You will have swelling and discomfort. A support bra may be recommended around the clock for a few weeks. Keep your incision very clean and walk to prevent blood clots. Your sutures will probably be removed in ten days and you will be told to resume normal activity…but no heavy lifting or vigorous exercise. Darling, your healing will continue for several weeks.

Results and Outlook

It will take a few months to see the final results. And, it takes time for the swelling to disappear. As this continues to take place, you will see your brand new breast shape. You should be free of pain and discomfort because your body is better proportioned. And, you will have a new figure that will enhance your self-image and boost your self-confidence. Is it worth it? Yes! I am smiling.

How I Look at Plastic Surgery

A breast reduction is necessary for several reasons. Therefore, I give it a thumb up.

I am not averse to any plastic surgery, I am averse to overdoing it! The other night I was at a party where two women I have known since I was in my twenties were standing next to one another and in front of me as we talked and laughed. I know their real faces because I have watched them age over the years. They were both beauties. One still is. Guess which one?

The friend who had no plastic surgery or very little is still beautiful. My other friend has lost her looks. I have other friends who have lost their looks, too. So, beware of overdoing anything. You will remain visible and beautiful in your own eyes when you are happy, productive, and curious. That is real beauty. Those looking at you will feel your energy, your spark, your joy in life and see you as one hell of a visible woman!

Have you had a breast reduction or ever considered having one? Let me know in the comments below or share your ideas on Facebook. As well, send me your question at: info@honeygood.com! All names will be confidential and questions will be answered by me.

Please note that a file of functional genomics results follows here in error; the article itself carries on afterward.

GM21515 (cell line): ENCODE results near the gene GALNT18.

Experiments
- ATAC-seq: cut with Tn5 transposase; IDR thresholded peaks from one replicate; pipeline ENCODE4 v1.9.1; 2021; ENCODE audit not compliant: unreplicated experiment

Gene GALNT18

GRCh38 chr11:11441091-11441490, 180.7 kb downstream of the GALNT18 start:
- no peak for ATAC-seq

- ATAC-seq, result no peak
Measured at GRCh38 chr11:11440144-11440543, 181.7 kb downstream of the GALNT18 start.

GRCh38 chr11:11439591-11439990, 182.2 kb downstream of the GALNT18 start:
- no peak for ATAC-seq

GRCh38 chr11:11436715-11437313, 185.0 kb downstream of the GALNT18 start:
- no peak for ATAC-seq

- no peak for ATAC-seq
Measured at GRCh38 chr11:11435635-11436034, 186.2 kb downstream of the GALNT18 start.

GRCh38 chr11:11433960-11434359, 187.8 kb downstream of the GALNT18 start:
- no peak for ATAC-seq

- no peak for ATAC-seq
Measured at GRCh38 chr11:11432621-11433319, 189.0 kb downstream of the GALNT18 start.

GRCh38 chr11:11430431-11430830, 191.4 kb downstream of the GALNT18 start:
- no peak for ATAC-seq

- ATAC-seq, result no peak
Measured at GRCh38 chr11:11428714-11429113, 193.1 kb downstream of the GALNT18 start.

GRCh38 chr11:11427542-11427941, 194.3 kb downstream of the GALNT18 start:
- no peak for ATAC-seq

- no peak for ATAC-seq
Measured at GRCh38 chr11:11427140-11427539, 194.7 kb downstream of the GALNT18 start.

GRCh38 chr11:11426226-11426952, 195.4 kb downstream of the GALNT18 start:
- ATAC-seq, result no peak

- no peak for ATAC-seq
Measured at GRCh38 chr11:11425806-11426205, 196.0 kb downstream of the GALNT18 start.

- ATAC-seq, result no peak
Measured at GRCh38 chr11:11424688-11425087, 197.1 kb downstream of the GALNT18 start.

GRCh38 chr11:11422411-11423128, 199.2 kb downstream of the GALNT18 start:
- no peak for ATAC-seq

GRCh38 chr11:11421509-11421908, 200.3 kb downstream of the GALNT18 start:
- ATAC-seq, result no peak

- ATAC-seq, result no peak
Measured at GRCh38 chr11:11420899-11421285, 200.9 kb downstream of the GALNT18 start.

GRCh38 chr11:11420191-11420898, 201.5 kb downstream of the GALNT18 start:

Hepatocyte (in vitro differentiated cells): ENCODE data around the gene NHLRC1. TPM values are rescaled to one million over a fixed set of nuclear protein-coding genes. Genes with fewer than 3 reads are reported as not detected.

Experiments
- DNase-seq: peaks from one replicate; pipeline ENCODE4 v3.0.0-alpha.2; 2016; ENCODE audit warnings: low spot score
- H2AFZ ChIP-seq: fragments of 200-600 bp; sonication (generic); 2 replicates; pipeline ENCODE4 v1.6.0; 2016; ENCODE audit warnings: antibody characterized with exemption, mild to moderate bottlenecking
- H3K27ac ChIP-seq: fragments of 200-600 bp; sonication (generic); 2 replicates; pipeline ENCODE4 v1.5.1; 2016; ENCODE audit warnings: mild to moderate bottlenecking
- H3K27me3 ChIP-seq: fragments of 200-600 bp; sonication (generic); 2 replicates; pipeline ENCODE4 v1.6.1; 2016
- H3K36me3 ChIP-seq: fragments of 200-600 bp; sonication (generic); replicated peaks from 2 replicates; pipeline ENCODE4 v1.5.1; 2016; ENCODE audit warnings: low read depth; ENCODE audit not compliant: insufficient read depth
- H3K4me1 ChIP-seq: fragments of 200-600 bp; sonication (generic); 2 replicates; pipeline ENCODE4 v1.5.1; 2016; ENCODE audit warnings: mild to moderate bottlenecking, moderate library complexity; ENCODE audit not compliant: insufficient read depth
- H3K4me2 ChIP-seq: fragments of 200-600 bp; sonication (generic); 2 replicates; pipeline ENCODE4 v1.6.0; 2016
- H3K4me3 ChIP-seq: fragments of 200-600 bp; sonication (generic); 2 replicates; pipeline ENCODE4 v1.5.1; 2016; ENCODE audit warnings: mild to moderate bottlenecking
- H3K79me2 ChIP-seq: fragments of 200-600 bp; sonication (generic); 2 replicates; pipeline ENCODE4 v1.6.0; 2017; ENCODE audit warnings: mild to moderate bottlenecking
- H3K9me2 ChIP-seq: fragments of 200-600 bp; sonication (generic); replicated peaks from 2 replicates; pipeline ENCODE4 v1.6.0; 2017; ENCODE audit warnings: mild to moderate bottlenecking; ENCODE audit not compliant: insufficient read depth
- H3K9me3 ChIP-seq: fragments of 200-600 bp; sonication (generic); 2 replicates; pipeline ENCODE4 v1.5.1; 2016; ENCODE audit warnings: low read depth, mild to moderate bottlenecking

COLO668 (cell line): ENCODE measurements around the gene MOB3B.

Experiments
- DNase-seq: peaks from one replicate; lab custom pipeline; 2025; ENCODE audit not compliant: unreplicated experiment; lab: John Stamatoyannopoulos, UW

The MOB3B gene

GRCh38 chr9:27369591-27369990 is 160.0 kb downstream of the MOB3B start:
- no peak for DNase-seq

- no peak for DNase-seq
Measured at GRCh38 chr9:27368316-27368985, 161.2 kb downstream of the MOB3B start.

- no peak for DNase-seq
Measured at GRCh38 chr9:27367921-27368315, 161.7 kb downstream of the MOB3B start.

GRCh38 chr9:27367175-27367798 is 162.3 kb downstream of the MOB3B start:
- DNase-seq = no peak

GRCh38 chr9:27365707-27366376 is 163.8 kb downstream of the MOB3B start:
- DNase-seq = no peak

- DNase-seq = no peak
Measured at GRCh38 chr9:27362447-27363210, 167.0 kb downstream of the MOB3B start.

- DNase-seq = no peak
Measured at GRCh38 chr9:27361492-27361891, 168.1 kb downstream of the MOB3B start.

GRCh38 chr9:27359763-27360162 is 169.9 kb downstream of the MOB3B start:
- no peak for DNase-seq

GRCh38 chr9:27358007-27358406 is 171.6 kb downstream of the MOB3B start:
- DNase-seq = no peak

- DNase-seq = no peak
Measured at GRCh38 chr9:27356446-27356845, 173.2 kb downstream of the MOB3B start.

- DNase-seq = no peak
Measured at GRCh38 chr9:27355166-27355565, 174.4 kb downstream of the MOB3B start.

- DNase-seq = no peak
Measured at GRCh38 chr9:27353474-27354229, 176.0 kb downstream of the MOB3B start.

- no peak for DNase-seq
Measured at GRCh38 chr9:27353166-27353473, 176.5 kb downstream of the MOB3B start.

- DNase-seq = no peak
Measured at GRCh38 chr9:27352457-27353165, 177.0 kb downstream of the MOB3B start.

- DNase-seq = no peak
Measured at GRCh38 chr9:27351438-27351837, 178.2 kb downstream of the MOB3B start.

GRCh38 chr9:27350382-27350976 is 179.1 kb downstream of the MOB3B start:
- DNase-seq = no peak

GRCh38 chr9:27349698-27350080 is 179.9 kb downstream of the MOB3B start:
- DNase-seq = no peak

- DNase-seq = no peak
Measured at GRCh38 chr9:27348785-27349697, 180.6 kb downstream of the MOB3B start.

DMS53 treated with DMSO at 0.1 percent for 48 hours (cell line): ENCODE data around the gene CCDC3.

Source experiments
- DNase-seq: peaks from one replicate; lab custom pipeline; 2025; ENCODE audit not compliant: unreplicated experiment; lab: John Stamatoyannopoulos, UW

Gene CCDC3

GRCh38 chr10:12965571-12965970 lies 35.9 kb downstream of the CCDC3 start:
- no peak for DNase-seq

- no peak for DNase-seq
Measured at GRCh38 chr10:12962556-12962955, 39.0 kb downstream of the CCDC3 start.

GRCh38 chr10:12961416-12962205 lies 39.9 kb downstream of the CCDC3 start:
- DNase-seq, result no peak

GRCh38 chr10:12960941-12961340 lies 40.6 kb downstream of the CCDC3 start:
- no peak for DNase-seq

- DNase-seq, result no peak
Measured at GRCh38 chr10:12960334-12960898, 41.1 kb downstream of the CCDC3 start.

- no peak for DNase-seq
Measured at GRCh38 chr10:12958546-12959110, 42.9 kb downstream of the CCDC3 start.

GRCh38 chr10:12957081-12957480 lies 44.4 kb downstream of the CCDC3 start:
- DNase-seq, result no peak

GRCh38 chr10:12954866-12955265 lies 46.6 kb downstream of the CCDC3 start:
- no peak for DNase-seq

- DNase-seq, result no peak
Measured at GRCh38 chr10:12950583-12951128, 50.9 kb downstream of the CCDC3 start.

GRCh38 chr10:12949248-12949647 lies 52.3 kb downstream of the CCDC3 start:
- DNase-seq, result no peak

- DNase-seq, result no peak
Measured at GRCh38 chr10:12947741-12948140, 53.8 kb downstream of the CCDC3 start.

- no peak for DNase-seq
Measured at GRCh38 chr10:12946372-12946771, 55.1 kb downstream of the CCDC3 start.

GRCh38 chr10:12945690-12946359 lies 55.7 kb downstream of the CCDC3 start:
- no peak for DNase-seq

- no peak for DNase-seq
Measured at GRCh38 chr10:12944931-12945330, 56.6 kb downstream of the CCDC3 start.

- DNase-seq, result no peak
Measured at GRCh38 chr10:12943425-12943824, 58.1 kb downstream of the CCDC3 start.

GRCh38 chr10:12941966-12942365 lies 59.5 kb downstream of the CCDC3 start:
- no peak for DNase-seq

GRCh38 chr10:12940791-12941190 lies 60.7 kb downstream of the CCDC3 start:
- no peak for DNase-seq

Warmly, Honey

If you enjoyed this article on breast reductions, please subscribe. You will get each daily story delivered straight to your inbox.

[[CLICK HERE TO SUBSCRIBE]]

 

Want to Learn How to Start a Blog?

Honey's Holiday Gift Guide 2020

Download my free eBook!

CLICK HERE

*This story contains links that when purchased, Honey Good receives a small commission.

 

 

 

 

 

6 Comments
  1. I had a breast reduction at age 32. Was wonderful for a few years. Then my breasts grew back and are larger than ever. After a certain age surgeons won’t do a repeat. General anesthesia is too risky for an ” non life threatening procedure. “. Also insurance usually will not pay for the procedure. Huge breasts are a handicap unfortunately and the bra industry has no clue.

    1. I agree the bra industry has no clue. And, on a personal level I agree about anesthesia. There are definitely pros and cons on every type of surgery. Warmly, Honey

  2. Yes! Had one in 2009, and it was a great decision! Being able to wear a dress or buy slimmer fitting tops were two benefits. It also cut down on my headaches and helped me stand up straighter although I have scoliosis. Prior to my breast reduction, I had to buy oversized dresses to fit my top, so all of my clothes appeared slightly too big on the bottom and tight on the top. And bathing suits were a nightmare, which depressed me, because I love to swim. I am still happy I did it!

  3. I managed a board certified plastic surgeon’s office for 10yrs and I can say without hesitation that breast reduction surgery was so greatly appreciated by women who suffered for years with pendulous, heavy breasts. I cannot recall one patient who was dissatisfied with their decision for reduction surgery. I recall awoman who came in for a post-op visit wearing a dress…and she said it was the first dress she ever bought that did not need extensive alterations. My advice is to choose your surgeon wisely and go forward with the procedure.

Leave a Reply

Your email address will not be published.